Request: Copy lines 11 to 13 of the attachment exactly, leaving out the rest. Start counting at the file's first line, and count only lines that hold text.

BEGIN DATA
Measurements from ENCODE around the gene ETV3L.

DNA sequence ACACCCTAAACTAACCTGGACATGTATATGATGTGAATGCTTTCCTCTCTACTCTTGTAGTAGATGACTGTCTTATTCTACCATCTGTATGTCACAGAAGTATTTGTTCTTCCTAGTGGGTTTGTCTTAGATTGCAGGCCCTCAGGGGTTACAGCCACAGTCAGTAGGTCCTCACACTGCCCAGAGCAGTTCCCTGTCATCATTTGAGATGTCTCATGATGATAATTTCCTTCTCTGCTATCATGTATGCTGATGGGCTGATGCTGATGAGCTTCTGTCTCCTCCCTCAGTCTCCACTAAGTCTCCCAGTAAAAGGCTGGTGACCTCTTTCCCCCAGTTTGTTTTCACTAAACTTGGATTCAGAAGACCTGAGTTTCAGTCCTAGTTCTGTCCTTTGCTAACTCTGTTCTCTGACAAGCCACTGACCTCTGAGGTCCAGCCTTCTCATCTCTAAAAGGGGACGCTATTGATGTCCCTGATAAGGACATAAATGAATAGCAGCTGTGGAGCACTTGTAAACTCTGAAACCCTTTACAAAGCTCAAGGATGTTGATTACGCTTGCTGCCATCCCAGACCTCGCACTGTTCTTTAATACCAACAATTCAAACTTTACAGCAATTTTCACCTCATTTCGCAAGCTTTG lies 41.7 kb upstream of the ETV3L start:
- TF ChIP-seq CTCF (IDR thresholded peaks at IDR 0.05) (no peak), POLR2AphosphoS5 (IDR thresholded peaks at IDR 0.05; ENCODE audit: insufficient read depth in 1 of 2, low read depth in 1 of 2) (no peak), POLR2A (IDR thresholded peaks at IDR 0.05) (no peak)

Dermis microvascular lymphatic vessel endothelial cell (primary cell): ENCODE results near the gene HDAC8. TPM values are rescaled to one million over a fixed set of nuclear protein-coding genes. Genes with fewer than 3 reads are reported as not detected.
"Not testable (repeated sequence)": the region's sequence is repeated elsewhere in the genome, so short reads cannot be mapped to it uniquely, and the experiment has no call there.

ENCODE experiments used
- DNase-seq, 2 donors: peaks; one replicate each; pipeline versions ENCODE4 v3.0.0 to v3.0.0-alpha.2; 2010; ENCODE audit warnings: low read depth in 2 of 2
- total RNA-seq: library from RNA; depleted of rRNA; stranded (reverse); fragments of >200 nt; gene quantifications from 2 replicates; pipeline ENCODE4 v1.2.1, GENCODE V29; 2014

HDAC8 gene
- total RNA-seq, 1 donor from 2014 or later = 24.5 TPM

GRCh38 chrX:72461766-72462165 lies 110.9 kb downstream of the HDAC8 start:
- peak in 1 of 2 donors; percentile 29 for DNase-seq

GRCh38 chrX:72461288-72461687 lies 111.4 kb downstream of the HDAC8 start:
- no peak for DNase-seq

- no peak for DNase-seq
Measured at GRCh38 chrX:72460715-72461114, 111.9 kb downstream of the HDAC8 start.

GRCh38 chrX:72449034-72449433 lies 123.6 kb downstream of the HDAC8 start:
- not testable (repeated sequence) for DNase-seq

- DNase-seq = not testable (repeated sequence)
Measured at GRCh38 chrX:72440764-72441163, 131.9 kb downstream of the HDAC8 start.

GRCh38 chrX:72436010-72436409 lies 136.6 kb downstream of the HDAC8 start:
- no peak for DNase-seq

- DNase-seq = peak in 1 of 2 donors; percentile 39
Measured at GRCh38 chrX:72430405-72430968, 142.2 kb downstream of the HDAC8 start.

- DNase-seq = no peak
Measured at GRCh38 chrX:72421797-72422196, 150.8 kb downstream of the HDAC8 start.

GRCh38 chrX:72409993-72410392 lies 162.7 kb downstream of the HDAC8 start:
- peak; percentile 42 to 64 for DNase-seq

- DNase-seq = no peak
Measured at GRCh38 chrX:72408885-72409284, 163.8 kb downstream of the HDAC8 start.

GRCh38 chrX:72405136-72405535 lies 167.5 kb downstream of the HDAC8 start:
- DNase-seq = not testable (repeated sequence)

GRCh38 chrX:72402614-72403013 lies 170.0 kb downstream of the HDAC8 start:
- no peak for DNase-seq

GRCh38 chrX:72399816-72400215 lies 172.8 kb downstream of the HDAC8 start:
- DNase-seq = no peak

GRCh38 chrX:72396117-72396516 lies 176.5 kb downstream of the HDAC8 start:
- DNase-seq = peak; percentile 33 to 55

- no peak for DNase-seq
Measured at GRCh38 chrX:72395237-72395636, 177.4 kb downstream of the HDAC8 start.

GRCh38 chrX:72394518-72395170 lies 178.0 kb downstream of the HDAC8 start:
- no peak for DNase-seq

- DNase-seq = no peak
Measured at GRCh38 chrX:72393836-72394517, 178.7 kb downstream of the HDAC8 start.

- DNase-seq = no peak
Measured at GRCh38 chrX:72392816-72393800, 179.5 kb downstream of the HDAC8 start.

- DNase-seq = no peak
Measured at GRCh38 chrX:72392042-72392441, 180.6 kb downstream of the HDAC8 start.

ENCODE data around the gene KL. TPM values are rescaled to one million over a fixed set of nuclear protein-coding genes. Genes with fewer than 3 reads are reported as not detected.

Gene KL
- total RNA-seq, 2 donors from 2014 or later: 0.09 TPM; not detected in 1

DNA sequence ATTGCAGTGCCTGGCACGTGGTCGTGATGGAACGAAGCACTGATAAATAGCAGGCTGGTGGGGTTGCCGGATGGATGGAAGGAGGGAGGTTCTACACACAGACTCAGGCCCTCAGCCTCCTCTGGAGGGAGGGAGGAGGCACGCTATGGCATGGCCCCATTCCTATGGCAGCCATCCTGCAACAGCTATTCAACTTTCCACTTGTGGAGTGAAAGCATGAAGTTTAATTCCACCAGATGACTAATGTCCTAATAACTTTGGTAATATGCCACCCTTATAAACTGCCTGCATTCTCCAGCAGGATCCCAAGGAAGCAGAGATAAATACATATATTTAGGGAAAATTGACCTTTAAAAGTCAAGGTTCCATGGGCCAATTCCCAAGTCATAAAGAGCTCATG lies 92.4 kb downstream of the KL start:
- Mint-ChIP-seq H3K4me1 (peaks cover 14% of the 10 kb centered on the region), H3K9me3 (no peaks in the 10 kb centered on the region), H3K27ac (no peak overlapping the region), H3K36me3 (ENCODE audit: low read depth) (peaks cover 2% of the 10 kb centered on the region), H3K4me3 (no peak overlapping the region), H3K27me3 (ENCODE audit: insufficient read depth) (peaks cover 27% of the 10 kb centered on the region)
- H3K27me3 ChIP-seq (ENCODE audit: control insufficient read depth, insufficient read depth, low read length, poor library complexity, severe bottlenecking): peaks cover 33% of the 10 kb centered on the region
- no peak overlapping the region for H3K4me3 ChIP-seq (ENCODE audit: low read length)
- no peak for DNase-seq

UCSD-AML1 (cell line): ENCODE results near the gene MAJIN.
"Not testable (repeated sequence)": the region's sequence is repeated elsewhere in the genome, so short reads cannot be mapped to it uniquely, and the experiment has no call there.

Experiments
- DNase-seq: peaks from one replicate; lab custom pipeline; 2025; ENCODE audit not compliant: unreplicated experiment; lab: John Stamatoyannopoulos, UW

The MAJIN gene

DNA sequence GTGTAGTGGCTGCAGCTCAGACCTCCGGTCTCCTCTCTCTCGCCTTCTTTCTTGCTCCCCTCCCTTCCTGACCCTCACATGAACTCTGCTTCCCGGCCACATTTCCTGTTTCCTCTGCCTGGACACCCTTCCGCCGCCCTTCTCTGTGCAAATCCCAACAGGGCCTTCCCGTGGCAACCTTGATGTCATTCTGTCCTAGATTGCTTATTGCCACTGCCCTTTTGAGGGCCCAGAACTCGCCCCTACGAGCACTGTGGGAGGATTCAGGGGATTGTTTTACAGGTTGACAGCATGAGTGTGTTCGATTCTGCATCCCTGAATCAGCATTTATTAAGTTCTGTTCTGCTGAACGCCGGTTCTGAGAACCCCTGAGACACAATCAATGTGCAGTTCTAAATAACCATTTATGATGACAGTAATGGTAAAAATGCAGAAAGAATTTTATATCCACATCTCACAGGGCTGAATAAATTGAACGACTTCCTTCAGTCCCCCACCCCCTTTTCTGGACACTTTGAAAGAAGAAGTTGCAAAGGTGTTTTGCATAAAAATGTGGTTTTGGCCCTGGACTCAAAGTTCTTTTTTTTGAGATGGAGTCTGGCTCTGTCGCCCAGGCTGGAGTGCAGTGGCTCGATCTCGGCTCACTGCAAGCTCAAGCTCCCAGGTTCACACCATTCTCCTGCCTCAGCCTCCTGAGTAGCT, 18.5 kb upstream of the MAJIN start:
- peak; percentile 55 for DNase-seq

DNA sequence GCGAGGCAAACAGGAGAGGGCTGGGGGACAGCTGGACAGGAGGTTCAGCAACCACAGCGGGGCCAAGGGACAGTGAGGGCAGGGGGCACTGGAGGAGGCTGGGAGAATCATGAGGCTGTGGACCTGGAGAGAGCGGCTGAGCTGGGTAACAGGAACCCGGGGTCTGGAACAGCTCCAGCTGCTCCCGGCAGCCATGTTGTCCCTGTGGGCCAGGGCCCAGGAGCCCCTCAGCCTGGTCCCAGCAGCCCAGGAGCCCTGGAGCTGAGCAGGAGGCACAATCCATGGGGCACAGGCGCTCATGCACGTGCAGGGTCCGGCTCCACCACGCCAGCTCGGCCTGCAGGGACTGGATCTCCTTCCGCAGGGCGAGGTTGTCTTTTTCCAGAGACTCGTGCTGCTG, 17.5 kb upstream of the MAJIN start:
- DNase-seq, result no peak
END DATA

GRCh38 chrX:72461766-72462165 lies 110.9 kb downstream of the HDAC8 start:
- peak in 1 of 2 donors; percentile 29 for DNase-seq

GRCh38 chrX:72461288-72461687 lies 111.4 kb downstream of the HDAC8 start: